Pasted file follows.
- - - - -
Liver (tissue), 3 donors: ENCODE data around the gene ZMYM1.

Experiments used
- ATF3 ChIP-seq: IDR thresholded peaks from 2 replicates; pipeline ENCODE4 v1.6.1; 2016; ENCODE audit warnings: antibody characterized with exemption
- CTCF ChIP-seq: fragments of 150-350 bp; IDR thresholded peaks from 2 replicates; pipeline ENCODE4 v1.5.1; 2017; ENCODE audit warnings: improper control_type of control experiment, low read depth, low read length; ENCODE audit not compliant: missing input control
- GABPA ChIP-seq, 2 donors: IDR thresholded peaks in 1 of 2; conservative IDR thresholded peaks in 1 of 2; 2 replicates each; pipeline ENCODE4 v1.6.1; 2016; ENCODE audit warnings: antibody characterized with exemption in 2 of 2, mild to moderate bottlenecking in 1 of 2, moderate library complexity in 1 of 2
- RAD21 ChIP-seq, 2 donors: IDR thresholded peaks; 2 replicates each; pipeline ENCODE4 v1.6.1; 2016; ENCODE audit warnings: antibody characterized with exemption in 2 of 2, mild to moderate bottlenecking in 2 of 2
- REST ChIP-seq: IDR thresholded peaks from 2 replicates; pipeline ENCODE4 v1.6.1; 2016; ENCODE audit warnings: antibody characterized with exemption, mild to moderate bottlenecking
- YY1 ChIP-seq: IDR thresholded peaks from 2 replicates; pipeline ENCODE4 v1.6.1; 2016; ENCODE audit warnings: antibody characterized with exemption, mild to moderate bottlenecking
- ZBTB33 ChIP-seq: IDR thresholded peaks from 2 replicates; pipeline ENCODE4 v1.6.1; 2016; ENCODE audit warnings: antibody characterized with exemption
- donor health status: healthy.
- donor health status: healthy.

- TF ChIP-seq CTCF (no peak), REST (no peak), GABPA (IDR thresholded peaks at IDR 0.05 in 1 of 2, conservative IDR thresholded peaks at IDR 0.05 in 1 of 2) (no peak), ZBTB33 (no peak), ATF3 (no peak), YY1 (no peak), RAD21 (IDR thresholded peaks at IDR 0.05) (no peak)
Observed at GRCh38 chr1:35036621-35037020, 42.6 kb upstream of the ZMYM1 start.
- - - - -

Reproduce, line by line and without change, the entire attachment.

Liver (tissue), 3 donors: ENCODE data around the gene ZMYM1.

Experiments used
- ATF3 ChIP-seq: IDR thresholded peaks from 2 replicates; pipeline ENCODE4 v1.6.1; 2016; ENCODE audit warnings: antibody characterized with exemption
- CTCF ChIP-seq: fragments of 150-350 bp; IDR thresholded peaks from 2 replicates; pipeline ENCODE4 v1.5.1; 2017; ENCODE audit warnings: improper control_type of control experiment, low read depth, low read length; ENCODE audit not compliant: missing input control
- GABPA ChIP-seq, 2 donors: IDR thresholded peaks in 1 of 2; conservative IDR thresholded peaks in 1 of 2; 2 replicates each; pipeline ENCODE4 v1.6.1; 2016; ENCODE audit warnings: antibody characterized with exemption in 2 of 2, mild to moderate bottlenecking in 1 of 2, moderate library complexity in 1 of 2
- RAD21 ChIP-seq, 2 donors: IDR thresholded peaks; 2 replicates each; pipeline ENCODE4 v1.6.1; 2016; ENCODE audit warnings: antibody characterized with exemption in 2 of 2, mild to moderate bottlenecking in 2 of 2
- REST ChIP-seq: IDR thresholded peaks from 2 replicates; pipeline ENCODE4 v1.6.1; 2016; ENCODE audit warnings: antibody characterized with exemption, mild to moderate bottlenecking
- YY1 ChIP-seq: IDR thresholded peaks from 2 replicates; pipeline ENCODE4 v1.6.1; 2016; ENCODE audit warnings: antibody characterized with exemption, mild to moderate bottlenecking
- ZBTB33 ChIP-seq: IDR thresholded peaks from 2 replicates; pipeline ENCODE4 v1.6.1; 2016; ENCODE audit warnings: antibody characterized with exemption
- donor health status: healthy.
- donor health status: healthy.

- TF ChIP-seq CTCF (no peak), REST (no peak), GABPA (IDR thresholded peaks at IDR 0.05 in 1 of 2, conservative IDR thresholded peaks at IDR 0.05 in 1 of 2) (no peak), ZBTB33 (no peak), ATF3 (no peak), YY1 (no peak), RAD21 (IDR thresholded peaks at IDR 0.05) (no peak)
Observed at GRCh38 chr1:35036621-35037020, 42.6 kb upstream of the ZMYM1 start.